New Medicines, Medical Devices and Cosmetics Bill, 2022

The Union Ministry of Health has published a draft The Medicines, Medical Devices and Cosmetics Bill, 2022Once implemented, the current pre-independence Drugs and Cosmetics Act 1940 (hereafter referred to as the D&C Act) will be repealed.

The D&C Act currently governs the manufacture, distribution and importation as well as the efficacy, safety and compliance of drugs and cosmetics sold in India with state quality standards. With the changing times, technology plays a major role in drug discovery, development, clinical trials as well as the rise of online pharmacy portals, updating current laws is the need of the hour. The bill seeks to address these growing concerns. The main provisions of the bill are as follows:

  • New definitions: For clarity, efficient operation and effective enforcement, the bill adds a number of new definitions or provisions to Chapter I, including medical devices, drugs, new drugs, over-the-counter drugs , cosmetics, adulterated cosmetics, bioequivalence study, bioavailability study, clinical trial, clinical investigation, control authority, manufacturing among others.
  • Medical equipement must be treated separately and distinct from medicines: currently all medical devices are covered as ‘medicines’ and regulated under the Medicines and Cosmetics Act and Medical Devices Rules 2020. The Bill has now intends to repeal the current laws and proposes a new definition of medical devices outside the scope of “drugs”. In addition, Chapter II of the draft bill recommends the establishment of a Medical Devices Technical Advisory Board (MDTAB), separate from the Drugs Technical Advisory Board (DTAB), comprising specialists from various associations to recommend the central government in technical matters.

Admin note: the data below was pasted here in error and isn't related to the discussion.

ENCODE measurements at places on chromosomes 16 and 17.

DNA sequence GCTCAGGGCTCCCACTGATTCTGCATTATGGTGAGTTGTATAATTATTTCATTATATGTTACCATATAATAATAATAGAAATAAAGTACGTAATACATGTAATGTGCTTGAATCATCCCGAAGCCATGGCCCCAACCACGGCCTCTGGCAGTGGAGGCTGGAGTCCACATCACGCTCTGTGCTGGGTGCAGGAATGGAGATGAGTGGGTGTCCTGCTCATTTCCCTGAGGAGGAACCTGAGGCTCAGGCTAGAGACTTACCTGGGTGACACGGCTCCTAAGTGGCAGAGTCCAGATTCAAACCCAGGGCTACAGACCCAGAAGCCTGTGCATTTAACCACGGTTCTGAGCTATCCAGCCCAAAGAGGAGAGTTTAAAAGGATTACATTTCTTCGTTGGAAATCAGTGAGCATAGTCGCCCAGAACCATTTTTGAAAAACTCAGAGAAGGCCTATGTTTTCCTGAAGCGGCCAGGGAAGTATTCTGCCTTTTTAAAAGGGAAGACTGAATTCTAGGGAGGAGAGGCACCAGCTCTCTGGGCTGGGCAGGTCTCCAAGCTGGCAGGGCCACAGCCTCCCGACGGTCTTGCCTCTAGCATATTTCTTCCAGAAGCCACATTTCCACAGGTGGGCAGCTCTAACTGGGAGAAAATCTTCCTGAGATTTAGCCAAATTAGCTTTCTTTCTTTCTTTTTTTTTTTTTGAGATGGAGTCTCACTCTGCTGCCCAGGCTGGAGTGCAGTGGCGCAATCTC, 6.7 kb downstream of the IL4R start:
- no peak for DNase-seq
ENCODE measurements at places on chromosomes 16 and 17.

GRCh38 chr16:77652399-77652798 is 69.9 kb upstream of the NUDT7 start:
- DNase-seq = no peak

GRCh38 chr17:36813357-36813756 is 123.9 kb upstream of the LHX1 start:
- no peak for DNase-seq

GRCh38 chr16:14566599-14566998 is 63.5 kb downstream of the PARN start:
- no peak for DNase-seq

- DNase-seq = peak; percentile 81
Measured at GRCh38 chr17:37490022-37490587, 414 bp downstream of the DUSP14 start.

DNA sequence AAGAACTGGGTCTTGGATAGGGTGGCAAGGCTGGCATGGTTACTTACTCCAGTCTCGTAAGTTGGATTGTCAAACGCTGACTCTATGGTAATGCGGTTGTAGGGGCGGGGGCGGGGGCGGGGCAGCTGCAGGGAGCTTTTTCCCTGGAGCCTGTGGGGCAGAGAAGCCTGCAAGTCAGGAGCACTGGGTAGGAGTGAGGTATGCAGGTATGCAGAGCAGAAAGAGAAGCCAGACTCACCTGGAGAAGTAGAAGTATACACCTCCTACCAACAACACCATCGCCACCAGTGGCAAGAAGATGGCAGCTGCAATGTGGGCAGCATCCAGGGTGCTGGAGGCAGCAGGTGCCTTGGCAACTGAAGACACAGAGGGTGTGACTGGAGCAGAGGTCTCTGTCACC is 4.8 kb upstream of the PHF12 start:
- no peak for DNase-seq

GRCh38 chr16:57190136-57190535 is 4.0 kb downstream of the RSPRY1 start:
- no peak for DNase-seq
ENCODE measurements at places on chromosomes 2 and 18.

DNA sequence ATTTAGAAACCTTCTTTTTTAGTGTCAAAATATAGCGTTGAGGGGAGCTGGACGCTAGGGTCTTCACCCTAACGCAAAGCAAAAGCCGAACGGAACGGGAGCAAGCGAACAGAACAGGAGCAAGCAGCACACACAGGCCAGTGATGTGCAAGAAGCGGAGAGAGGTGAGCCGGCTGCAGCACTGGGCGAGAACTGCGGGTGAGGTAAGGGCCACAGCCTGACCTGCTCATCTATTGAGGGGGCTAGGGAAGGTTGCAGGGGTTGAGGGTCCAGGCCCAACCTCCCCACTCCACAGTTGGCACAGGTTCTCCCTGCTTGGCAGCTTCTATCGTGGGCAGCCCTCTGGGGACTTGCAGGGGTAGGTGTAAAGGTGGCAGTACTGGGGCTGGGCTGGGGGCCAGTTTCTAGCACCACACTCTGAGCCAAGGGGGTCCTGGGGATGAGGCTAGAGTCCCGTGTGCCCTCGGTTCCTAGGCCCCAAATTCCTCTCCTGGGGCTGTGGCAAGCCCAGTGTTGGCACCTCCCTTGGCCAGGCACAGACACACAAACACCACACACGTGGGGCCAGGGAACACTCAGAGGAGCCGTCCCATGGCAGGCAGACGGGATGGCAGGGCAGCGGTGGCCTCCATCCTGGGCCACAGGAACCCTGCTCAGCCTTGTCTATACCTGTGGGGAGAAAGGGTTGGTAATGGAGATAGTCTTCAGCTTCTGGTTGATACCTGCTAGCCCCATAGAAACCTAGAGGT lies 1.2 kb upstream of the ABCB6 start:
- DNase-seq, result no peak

• As part of the new bill, provisions to name or construct medical device testing facilities for the purpose of evaluating and testing medical devices for regulators and businesses have also been included.
  • Constitution of the Drugs, Medical Devices and Cosmetics Advisory Committee: Advise the central government, state governments, the Technical Advisory Council on Drugs and the Technical Advisory Council on Medical Devices on any matter and ensure uniformity across the country in the administration of this Act and the rules under it ensue. The Controller of Drugs General, India (DCGI) will be the chairman of the said committee.
  • Chapter III deals with the standards established for the importation of drugs and cosmetics. Chapter IV deals with the manufacture, sale and distribution of drugs and cosmetics and clinical trials of drugs. While Chapter VI deals with the standardization of import, manufacture, sale and distribution and clinical investigation of medical devices.
  • Chapter V of the bill has a separate chapter for Ayurvedic, Unani, and Siddha drugs and cosmetics that are currently covered by the D&C Act. Furthermore, this chapter intends to regulate Sowa Rigpa and homeopathy for the first time, including standardizing its import, manufacture, sale, distribution and clinical trials of these products.